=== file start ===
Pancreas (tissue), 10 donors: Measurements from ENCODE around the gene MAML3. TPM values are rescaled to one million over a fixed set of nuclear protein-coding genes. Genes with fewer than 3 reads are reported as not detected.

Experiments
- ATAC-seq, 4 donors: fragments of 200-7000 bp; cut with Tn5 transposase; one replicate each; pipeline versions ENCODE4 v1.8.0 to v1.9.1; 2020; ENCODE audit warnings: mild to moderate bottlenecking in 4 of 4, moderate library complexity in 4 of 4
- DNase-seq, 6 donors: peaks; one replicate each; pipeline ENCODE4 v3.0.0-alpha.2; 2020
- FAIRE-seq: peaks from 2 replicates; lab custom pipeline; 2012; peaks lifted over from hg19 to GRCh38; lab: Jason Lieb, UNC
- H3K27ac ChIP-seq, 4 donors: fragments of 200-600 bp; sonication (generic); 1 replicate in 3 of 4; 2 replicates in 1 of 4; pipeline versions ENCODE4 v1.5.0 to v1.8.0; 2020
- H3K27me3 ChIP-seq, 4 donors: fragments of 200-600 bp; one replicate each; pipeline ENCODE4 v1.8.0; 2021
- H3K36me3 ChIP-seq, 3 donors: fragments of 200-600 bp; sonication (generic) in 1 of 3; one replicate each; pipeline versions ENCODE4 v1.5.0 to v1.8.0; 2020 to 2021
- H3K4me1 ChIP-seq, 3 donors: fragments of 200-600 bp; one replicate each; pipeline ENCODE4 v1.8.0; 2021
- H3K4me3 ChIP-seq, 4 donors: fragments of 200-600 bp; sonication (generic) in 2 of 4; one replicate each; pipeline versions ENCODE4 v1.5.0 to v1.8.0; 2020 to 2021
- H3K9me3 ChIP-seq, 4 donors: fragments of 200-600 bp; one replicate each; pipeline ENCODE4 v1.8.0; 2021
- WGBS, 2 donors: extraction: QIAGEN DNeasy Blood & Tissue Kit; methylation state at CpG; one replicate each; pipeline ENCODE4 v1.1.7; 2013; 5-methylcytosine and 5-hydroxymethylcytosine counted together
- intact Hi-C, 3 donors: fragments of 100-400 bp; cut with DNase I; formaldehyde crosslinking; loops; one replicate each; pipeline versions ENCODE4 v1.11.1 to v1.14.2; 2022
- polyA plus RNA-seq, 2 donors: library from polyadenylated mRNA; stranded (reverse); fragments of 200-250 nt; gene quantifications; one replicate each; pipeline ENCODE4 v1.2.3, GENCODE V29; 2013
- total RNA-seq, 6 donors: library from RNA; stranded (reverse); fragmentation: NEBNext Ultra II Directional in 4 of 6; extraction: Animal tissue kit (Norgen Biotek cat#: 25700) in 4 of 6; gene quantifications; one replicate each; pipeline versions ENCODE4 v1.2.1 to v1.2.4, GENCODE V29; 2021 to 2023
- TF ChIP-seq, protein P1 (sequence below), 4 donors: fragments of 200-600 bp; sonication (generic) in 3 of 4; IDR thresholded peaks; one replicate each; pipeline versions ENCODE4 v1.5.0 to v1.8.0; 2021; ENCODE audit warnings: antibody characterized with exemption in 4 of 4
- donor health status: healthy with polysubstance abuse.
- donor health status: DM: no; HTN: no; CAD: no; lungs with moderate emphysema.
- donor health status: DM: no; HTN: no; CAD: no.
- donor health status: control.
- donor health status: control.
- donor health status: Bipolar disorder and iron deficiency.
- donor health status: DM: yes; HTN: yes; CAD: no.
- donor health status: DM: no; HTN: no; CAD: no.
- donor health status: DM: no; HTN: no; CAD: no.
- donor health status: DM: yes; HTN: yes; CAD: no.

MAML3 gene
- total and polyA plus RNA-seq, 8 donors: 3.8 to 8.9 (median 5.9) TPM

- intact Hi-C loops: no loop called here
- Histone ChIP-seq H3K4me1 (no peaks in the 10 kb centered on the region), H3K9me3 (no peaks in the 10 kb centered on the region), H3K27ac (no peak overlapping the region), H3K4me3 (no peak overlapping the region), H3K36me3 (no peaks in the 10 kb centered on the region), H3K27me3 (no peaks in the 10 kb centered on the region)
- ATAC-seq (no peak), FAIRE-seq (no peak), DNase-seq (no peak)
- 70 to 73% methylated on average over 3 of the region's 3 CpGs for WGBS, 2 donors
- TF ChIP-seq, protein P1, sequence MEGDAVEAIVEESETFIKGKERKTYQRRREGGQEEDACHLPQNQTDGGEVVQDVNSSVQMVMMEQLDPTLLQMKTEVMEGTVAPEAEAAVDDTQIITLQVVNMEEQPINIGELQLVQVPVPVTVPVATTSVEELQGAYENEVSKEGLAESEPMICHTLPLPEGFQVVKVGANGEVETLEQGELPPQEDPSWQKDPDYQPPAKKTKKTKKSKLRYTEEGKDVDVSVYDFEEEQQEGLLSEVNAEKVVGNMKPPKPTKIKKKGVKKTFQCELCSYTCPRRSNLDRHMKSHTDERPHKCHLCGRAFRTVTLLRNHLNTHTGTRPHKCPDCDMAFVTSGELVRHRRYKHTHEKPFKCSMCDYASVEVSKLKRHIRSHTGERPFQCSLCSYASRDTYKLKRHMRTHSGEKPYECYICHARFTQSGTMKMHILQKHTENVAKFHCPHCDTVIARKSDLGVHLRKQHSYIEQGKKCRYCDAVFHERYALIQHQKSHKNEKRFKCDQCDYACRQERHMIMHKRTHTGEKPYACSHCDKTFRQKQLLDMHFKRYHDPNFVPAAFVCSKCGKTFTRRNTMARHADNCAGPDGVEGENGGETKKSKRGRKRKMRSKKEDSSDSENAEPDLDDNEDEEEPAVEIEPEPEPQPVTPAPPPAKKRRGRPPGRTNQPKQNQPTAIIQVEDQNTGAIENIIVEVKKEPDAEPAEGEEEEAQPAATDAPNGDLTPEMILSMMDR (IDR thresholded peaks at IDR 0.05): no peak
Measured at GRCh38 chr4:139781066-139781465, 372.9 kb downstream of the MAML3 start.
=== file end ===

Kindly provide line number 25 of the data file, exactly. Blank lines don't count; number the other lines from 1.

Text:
- donor health status: DM: no; HTN: no; CAD: no.